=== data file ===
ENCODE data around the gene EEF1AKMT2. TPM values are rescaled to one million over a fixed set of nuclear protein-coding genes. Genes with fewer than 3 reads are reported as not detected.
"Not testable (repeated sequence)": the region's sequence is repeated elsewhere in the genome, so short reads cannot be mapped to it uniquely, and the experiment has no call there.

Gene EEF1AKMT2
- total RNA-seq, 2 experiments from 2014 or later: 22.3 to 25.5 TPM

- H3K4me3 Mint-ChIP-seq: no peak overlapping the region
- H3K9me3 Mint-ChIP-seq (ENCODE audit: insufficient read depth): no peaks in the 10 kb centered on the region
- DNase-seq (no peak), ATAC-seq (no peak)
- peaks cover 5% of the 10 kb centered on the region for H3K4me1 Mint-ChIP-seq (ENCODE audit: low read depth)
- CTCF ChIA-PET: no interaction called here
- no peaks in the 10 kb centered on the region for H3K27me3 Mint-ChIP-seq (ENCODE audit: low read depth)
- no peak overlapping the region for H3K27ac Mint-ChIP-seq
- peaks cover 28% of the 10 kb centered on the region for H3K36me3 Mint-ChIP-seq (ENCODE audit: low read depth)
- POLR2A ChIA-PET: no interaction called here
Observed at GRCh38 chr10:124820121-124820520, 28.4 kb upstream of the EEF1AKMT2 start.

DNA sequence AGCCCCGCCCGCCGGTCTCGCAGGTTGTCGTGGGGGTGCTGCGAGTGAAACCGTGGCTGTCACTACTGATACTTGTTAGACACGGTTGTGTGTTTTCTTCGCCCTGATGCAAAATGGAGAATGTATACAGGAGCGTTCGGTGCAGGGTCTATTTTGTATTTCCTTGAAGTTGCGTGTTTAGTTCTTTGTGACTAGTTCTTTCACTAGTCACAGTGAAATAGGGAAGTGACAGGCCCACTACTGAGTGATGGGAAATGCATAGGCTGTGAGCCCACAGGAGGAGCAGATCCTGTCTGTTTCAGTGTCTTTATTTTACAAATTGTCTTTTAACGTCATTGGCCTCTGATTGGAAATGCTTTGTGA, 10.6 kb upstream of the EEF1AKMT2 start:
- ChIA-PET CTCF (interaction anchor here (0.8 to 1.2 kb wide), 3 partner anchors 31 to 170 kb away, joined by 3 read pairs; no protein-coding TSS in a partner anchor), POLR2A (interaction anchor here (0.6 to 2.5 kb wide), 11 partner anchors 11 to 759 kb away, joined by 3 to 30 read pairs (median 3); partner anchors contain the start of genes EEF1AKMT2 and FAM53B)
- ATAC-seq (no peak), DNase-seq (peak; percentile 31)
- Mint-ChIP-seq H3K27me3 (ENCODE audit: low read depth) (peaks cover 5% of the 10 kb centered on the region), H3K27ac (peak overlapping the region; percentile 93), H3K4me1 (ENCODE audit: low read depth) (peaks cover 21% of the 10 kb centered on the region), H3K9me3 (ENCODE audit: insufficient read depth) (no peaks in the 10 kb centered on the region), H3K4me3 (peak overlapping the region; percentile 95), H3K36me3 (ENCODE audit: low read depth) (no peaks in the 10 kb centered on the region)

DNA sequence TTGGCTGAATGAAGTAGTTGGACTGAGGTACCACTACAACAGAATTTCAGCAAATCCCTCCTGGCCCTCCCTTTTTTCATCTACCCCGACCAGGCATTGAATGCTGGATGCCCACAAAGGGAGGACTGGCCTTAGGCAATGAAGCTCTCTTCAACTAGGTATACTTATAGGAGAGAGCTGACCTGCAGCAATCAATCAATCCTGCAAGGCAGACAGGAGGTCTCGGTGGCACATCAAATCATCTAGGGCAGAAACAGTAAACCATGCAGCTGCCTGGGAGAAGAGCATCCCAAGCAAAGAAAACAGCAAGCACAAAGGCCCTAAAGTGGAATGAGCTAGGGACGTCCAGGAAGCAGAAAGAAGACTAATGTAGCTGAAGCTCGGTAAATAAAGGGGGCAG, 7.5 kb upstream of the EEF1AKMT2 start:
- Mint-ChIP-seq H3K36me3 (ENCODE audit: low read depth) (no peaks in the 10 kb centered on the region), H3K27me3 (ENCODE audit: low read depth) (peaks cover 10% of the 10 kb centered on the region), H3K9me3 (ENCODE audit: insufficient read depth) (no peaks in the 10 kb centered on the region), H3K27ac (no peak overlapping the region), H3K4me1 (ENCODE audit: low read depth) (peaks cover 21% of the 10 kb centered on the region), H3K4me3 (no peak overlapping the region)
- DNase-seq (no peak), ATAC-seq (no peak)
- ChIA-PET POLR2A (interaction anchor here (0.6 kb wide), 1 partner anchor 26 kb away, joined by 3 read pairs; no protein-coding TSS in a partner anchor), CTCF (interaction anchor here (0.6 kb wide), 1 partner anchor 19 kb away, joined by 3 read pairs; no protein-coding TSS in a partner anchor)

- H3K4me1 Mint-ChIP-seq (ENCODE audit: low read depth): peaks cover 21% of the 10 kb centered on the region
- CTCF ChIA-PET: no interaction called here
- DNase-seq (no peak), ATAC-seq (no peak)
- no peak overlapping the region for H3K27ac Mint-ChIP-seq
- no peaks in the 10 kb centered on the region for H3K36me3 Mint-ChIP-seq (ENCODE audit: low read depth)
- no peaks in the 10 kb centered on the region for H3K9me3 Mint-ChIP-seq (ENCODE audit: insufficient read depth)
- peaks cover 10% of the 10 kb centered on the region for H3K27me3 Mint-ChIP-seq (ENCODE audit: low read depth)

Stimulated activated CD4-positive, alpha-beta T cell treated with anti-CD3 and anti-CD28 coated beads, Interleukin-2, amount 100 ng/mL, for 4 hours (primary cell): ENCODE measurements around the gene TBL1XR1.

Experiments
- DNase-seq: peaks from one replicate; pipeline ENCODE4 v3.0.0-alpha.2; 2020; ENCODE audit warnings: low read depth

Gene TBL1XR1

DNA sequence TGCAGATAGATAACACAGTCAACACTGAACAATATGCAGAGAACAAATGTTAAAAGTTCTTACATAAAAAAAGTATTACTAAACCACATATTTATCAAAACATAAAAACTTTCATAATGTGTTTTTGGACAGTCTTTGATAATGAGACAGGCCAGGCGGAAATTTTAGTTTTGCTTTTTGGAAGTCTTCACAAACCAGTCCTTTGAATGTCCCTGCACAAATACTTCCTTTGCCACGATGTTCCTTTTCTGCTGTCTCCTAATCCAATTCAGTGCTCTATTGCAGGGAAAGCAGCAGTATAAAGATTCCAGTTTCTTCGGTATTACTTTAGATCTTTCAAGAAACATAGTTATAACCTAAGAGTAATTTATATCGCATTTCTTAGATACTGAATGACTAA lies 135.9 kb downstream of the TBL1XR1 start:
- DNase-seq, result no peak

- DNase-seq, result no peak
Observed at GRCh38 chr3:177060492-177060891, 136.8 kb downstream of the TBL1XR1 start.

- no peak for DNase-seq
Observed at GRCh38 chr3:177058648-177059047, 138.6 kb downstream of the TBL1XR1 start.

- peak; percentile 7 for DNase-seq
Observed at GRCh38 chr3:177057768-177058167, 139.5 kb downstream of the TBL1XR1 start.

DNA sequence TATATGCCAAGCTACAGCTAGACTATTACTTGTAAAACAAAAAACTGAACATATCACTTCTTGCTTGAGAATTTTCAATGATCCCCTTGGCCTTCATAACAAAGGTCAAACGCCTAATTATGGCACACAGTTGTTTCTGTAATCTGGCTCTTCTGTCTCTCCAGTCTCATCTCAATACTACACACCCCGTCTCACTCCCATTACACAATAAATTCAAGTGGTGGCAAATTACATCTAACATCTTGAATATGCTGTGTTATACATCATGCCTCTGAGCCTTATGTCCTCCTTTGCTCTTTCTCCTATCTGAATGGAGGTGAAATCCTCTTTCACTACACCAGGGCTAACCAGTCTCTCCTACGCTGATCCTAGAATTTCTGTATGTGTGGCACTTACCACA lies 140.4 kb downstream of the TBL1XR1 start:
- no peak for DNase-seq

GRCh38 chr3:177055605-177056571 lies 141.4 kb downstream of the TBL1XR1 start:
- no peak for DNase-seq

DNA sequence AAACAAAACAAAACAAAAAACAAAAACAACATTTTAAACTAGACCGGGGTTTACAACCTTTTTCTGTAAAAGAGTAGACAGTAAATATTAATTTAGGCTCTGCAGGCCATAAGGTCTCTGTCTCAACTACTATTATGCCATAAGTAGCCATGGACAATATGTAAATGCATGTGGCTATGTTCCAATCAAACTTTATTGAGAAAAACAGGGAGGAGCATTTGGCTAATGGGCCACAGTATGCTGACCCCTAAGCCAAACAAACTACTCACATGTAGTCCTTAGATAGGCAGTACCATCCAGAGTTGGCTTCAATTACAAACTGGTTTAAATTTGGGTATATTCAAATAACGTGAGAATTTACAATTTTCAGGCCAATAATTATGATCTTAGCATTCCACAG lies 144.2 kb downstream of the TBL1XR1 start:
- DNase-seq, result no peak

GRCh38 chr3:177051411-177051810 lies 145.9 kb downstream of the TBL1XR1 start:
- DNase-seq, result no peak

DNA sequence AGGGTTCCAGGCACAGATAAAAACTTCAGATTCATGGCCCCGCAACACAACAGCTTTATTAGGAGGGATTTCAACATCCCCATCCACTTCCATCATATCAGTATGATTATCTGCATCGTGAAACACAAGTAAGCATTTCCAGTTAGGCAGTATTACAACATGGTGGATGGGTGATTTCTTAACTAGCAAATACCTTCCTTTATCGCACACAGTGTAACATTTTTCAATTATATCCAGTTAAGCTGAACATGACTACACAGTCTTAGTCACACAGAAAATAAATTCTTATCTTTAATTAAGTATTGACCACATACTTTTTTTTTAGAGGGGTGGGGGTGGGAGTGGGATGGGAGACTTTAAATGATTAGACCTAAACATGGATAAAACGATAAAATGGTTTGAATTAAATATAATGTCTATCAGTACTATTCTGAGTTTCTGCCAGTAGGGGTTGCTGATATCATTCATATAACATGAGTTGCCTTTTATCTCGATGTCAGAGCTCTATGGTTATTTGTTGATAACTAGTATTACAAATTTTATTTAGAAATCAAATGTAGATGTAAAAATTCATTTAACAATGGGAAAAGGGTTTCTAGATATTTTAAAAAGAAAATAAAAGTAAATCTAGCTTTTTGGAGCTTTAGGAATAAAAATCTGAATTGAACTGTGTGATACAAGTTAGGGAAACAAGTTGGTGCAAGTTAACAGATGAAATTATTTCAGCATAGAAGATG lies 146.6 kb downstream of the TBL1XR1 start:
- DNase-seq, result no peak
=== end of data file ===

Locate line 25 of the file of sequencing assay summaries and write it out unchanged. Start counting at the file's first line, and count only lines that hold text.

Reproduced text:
- DNase-seq (no peak), ATAC-seq (no peak)